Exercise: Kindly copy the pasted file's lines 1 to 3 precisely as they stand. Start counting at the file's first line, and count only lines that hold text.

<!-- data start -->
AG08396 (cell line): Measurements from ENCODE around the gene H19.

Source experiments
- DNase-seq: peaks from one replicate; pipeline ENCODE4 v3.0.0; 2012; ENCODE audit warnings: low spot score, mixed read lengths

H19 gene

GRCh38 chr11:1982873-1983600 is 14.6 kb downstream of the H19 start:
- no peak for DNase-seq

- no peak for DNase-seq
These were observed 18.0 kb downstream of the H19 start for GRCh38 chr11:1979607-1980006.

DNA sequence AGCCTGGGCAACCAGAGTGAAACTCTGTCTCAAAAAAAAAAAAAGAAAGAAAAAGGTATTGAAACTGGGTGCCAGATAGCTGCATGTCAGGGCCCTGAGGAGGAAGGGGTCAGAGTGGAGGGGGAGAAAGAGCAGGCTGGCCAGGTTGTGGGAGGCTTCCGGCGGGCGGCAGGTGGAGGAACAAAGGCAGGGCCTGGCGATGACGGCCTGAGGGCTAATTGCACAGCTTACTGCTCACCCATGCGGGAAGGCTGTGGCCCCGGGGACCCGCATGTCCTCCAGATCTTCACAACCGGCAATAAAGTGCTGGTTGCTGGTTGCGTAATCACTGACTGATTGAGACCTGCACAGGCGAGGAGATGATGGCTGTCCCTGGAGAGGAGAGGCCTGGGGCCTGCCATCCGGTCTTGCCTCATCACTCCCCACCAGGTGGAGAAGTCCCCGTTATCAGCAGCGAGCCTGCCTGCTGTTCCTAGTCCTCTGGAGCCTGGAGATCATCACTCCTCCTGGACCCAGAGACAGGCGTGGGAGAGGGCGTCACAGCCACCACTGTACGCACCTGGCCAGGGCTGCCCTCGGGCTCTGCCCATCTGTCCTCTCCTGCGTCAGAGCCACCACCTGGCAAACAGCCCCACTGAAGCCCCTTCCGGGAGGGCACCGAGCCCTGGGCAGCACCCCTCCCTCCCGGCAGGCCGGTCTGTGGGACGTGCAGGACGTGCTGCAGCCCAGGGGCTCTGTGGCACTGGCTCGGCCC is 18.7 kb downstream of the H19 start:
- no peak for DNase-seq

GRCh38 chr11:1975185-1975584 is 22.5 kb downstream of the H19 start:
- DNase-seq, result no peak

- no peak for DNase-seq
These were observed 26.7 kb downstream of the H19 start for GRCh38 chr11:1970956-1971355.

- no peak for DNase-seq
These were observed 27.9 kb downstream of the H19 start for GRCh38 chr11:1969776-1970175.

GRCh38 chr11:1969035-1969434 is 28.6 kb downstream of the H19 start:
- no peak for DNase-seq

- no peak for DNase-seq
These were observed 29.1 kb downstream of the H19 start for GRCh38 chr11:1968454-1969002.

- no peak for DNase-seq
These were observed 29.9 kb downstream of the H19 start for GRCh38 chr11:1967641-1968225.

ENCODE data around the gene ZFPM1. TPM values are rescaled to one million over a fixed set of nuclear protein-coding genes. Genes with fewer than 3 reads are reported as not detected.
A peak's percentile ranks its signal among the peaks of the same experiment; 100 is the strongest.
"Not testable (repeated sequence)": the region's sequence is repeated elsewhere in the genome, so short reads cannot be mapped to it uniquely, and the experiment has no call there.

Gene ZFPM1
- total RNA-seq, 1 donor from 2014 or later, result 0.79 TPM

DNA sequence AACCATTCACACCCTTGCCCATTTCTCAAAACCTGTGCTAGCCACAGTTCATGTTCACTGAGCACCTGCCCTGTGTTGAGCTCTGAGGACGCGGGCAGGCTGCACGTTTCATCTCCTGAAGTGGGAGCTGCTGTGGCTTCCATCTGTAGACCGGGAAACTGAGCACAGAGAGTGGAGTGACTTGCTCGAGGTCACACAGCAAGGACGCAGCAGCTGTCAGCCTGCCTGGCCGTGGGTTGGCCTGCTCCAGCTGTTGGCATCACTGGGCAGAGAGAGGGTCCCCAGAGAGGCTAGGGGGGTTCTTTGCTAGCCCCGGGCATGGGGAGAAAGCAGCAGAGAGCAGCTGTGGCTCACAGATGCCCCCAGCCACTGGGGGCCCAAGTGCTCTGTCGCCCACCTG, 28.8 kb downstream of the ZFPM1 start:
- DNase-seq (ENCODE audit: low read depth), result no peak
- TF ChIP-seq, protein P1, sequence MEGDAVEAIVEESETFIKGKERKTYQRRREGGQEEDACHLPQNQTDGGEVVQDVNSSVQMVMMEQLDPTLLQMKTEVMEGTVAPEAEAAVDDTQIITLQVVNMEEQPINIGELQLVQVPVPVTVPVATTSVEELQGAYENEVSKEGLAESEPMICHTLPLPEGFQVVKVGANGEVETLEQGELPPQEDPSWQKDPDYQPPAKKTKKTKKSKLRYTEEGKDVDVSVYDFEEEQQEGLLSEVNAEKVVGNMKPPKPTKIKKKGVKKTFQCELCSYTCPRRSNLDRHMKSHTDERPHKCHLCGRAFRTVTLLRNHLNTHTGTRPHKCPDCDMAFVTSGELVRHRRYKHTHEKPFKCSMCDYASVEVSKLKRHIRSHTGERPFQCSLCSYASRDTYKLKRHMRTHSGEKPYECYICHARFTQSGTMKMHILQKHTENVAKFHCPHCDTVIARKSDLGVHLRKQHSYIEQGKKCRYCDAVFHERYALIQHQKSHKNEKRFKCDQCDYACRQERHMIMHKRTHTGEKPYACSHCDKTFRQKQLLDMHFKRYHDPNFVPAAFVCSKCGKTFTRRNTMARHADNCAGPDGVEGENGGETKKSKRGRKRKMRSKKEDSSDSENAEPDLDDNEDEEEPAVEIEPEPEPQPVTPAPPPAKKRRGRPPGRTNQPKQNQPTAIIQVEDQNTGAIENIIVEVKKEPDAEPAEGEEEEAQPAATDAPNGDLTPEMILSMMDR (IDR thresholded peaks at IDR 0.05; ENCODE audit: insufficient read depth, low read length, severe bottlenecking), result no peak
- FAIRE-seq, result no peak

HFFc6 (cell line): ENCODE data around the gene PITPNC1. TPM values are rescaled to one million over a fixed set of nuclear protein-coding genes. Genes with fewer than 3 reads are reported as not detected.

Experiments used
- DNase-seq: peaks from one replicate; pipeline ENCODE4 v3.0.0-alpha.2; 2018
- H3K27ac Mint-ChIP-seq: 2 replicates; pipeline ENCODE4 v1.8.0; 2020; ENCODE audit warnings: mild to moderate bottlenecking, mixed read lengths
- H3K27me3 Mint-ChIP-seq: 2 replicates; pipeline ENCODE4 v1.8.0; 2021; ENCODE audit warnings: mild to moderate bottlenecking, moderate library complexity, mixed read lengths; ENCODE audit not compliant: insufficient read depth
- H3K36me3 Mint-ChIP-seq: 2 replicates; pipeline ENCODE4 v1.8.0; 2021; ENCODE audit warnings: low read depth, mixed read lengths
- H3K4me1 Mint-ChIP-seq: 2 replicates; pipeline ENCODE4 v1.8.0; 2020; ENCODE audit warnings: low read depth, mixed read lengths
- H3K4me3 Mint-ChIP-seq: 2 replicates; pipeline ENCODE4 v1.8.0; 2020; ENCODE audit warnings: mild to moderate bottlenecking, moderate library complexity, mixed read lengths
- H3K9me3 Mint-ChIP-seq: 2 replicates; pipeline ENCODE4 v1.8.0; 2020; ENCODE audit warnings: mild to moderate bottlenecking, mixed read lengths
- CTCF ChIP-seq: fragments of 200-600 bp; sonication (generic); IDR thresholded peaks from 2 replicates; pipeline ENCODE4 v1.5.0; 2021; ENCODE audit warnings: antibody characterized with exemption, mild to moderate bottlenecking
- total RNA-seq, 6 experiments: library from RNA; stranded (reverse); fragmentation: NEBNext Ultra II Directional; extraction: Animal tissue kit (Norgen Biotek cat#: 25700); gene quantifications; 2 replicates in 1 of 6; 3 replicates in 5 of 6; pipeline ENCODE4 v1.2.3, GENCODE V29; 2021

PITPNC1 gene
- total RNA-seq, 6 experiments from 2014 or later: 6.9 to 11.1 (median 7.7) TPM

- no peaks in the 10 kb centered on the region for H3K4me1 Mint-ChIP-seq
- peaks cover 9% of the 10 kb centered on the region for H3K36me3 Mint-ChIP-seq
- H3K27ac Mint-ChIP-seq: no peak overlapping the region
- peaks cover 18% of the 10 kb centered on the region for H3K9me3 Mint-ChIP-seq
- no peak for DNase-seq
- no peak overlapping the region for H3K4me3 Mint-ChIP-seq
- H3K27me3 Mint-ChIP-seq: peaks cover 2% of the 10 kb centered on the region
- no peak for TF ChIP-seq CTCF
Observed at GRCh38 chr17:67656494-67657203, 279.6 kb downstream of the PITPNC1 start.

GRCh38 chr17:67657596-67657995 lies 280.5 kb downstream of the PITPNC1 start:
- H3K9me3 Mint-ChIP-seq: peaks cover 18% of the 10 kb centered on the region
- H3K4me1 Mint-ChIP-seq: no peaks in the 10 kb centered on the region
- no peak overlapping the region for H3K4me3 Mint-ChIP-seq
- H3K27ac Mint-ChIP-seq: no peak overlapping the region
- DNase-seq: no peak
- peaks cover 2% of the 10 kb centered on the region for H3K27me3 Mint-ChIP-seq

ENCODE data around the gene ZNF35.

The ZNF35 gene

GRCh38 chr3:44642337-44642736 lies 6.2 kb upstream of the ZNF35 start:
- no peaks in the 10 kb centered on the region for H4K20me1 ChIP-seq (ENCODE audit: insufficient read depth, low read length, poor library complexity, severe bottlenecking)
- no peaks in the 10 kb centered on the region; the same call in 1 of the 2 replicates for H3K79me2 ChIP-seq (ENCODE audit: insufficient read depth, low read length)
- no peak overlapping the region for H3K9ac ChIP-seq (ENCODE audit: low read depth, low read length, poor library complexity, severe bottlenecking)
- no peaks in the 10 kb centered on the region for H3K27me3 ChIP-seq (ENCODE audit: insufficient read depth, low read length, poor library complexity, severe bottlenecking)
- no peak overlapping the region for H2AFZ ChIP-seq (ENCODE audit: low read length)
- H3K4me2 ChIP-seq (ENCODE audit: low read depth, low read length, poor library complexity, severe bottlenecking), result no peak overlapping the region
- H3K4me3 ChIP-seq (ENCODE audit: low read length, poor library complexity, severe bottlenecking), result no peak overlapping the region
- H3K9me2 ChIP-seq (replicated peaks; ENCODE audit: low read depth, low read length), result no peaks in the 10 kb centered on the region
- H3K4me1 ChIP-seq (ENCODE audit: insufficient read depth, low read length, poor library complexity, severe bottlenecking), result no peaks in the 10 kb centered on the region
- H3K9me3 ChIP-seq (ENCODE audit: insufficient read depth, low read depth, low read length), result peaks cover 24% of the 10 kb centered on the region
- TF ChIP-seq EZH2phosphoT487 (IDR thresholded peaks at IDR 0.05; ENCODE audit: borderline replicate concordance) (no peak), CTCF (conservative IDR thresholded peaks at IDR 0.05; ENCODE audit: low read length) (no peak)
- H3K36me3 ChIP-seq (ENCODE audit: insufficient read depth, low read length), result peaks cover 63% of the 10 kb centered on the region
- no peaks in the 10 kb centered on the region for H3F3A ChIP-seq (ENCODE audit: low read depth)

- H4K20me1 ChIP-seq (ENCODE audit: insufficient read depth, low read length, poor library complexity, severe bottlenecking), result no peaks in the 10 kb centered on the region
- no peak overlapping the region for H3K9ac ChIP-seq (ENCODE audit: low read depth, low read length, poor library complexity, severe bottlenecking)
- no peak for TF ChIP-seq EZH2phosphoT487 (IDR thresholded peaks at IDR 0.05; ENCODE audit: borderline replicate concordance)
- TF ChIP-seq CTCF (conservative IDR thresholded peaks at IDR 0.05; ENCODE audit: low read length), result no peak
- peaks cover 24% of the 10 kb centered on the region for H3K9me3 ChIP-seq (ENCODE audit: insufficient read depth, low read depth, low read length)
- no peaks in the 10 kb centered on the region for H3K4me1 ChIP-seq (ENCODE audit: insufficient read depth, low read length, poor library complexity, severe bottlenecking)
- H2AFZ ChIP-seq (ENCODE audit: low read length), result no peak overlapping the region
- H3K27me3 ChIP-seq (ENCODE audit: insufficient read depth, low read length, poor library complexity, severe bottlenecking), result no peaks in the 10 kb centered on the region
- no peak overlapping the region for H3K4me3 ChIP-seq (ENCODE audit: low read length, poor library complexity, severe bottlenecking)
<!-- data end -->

AG08396 (cell line): Measurements from ENCODE around the gene H19.

Source experiments
- DNase-seq: peaks from one replicate; pipeline ENCODE4 v3.0.0; 2012; ENCODE audit warnings: low spot score, mixed read lengths